But this needs to be said: The way this city continues to allow its streets to be used, whether by heavy trucks, or one-way arterial traffic, or with erratic crosswalks, or without coherent bike lanes … with all these factors rolled together into one ugly whole … is not merely a case of FAILING to support the prodigious investments of indie business entrepreneurs, like Wick’s, Café 27 and all the others who’ve struggled to reclaim downtown for human beings apart from their cars.
In fact, our unregulated, non-complete, auto-centric and half-assed street grid’s perennial and ongoing dysfunction actively PUSHES BACK AGAINST revitalization efforts downtown. It is destructive, and it negates constructive measures. By countenancing this situation with timidity, absence and wagon-circling, City Hall plainly contradicts its own largely toothless claims that it cares about the core.
By failing to act to improve the “quality of life” downtown, which might be largely achieved in one fell swoop by two-way “complete” streets and traffic calming measures, the city makes success so much harder for the very entrepreneurs it purports to support -- albeit in vacuous word, not in deed, or with money, or via an economic development program in any identifiable form apart from taking credit for what others already spent.
First Vectren spent the cold weather months merrily demolishing sidewalks, and the Main Street Deforestation Project soon followed, laying waste to a prime attraction. Jeffersonville got a pedestrian bridge as New Albany debated ways of creating more vacant lots. Now the city of Jeff commissions public art and installs bike racks, and New Albany responds by excitedly announcing the auto-centric REMOVAL of bike lanes on Charlestown Road, which only recently had been touted as proof of John Rosenbarger’s unparalleled brilliance as civic wrecker-in chief.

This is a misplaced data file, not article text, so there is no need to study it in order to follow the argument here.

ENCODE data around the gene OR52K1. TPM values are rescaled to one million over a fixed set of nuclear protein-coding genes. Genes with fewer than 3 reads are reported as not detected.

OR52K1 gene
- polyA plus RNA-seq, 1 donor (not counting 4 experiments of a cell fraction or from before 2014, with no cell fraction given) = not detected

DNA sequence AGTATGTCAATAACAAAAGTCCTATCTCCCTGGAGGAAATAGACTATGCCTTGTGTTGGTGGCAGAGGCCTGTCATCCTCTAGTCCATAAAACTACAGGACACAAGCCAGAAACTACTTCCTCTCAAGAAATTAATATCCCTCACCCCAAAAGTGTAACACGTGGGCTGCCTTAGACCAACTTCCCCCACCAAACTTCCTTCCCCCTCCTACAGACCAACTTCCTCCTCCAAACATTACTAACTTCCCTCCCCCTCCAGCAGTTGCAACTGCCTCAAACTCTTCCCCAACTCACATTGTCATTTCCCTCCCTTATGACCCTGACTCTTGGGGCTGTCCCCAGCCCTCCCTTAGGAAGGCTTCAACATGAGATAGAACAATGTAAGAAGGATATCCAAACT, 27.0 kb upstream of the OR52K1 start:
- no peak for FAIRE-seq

Through it all, the siege by truck continues. Has a single heavy industrial vehicle been ticketed on Spring or Market or Elm Streets since the police department belatedly announced it being given permission to undertake abatement of speeding, which the previous chief denied existed? The cops are pulling over plenty of cars, but not trucks.
Did someone in upper management advise them to do it that way?
As we await the results of the Jeff Speck street study, which Rosenbarger (among others, including our mirror-minded cadre of Democratic Party grandees) naturally will seek to render null and void from his plush, permanent seat on the Gail Wynand Look Out for Number One on the Down Low Council of Geniuses, there is little more genuine walkability in downtown New Albany than in war-torn Damascus or chaotic Juba.
And with little interest in walkability now, before the Speck study’s release, when at present everything he’s about to recommend already is patently obvious to anyone taking the time to read the book and stop, look and listen, from whence does the city muster the political chutzpah necessary for necessary implementation?
Currently, this city isn’t doing anything except showcasing Rosenbarger’s lies about its Main Street improvement promises, which are a house of cards divided against itself. The city isn’t communicating much of anything, about much of anything. These are the most non-transparent governmental times in this city in living memory, with the incumbents making Dick Nixon look like Oprah Winfrey.
We’re expected to roll over and pump more money into businesses located in a downtown area that the city has no plans to assist? Seemingly City Hall regards as a grave insult any suggestion that it could do better by thinking outside the box in which it, like non-book reading administrations before, has entombed itself. Instead, we are asked to be grateful for an expanded public park presence, which was not mentioned once during the last mayoral campaign, and in particular, we’re advised to wax orgasmic about an aquatics center on the periphery that will be outmoded before the last pipe is mislaid – or Vectren arrives to dig through it.
It’s all quite sad to me, because City Hall’s delusion is profoundly mistaken. Revolutions of rising expectations simply don’t work that way – and I intend to write the history of this one.
And encourage more of them.